What’s On Blog

The roadmap to leaving lockdown – Teaching your dog to ‘settle’

29th April
As the government’s roadmap to life post-Covid creeps ever closer, we’re looking at just a few of the ways that our dogs will be affected by the changes. While we might be itching to hit the pub and see loved ones again, we owe it to our dogs not to forget them at what may be a worrying time for them – after all, they’ve been there for us through it all so it’s only right that we return the favour!

Lots of people think about the joys of having a dog. Long country walks, a new best friend to share your food with and a nice relaxed Sunday lunch at the pub. However, more often than not, these behaviours are put to the test when it comes to real life. Taking your dog to the pub can be stressful. One moment they’re eating something off the floor, the next moment, a group of rugby fans start cheering at the tv and scare your little one – not to mention that staying still for so long can be frustrating when there is so much commotion!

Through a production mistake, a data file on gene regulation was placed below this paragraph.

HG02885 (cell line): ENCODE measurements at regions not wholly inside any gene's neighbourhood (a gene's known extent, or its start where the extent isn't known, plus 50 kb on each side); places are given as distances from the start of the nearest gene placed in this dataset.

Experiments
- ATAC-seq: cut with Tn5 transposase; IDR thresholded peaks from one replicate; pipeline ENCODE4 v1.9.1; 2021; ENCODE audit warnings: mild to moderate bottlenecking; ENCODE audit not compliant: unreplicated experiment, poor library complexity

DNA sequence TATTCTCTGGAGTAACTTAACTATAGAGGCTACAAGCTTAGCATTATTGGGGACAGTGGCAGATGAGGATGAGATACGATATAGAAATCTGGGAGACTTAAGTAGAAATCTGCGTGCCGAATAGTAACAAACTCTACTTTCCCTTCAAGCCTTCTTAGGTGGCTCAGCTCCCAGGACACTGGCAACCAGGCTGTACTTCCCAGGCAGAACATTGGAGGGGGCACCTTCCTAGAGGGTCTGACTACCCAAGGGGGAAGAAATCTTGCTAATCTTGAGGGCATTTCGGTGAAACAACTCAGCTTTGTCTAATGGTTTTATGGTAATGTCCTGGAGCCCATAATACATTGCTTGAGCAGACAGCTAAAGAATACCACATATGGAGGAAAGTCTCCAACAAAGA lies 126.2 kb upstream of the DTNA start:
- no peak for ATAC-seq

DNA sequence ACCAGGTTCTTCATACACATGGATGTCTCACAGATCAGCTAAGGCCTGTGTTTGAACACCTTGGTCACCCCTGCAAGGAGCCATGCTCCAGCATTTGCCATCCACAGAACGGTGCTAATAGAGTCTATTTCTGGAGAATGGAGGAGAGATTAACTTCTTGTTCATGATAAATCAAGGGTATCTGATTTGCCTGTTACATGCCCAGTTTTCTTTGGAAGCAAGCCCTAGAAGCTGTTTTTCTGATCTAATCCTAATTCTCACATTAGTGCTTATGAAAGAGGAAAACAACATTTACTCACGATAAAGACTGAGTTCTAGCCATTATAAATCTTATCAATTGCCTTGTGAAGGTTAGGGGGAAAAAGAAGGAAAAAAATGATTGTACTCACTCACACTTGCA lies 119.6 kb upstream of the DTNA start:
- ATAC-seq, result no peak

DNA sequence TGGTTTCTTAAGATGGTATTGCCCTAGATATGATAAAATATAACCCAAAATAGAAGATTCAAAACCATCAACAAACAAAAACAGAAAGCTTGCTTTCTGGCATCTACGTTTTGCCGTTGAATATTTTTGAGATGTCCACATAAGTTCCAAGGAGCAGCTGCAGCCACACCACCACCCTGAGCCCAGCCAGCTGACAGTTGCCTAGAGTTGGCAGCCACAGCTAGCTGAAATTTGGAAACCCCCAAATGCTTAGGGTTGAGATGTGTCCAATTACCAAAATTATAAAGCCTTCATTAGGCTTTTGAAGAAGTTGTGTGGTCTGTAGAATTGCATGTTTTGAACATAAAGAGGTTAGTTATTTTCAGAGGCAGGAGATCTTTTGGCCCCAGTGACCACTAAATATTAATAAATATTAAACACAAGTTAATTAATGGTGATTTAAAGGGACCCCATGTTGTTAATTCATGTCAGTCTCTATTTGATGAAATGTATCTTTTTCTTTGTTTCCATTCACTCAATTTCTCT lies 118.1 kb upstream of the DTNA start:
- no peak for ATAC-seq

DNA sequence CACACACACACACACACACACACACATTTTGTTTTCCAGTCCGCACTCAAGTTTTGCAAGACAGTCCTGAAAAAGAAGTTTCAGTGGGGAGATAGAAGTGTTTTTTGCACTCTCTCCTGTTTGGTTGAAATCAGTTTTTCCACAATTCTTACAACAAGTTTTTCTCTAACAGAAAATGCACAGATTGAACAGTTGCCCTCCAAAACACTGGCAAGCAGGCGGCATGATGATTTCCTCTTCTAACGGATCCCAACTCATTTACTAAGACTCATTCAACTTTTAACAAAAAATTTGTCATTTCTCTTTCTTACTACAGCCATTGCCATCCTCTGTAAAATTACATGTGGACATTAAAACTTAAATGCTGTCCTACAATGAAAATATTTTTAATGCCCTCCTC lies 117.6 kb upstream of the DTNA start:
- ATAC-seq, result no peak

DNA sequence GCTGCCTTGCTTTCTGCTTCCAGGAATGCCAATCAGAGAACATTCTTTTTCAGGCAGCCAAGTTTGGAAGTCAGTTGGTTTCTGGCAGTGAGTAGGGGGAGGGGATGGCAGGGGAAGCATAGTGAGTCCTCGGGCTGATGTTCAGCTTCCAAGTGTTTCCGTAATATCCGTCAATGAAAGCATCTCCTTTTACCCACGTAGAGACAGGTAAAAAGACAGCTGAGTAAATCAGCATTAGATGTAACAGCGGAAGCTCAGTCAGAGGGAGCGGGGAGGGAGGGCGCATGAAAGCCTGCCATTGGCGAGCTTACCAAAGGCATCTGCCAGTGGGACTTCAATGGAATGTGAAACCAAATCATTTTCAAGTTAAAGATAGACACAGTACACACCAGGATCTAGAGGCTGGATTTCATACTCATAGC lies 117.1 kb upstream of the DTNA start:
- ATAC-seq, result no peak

It is surprisingly common for people who understand their dogs to decide to leave them behind when out socialising – and it doesn’t make you a bad owner! With over 70% of dogs experiencing some form of anxiety, the pubs and restaurants that we frequent can be stressful. Understanding your dog first is key. Imagine going to a brand new place, with such strong smells, tons of people wanting to chat to you and play with you, all whilst being expected to sit still? It’s tricky, right?

There is definitely a balance when it comes to taking your little (or big) one out and about. Reading your dog’s body language is the first step before we decide to do anything. Are they panting, yawning, pacing or showing any other signs of stress? If so, it might not be restlessness that is the issue. Bad experiences, overwhelming environments and a lack of desensitisation can all play a part in a dog not settling. But don’t fret, we have outlined our best method to enable your dog to relax in the pub.

(please remember that these tips are not for everyone. If your dog is showing extreme anxiety, fear or stress in these environments, it is probably best to leave them at home for the time being. Consult a qualified ‘force-free’ behaviourist to help your dogs)

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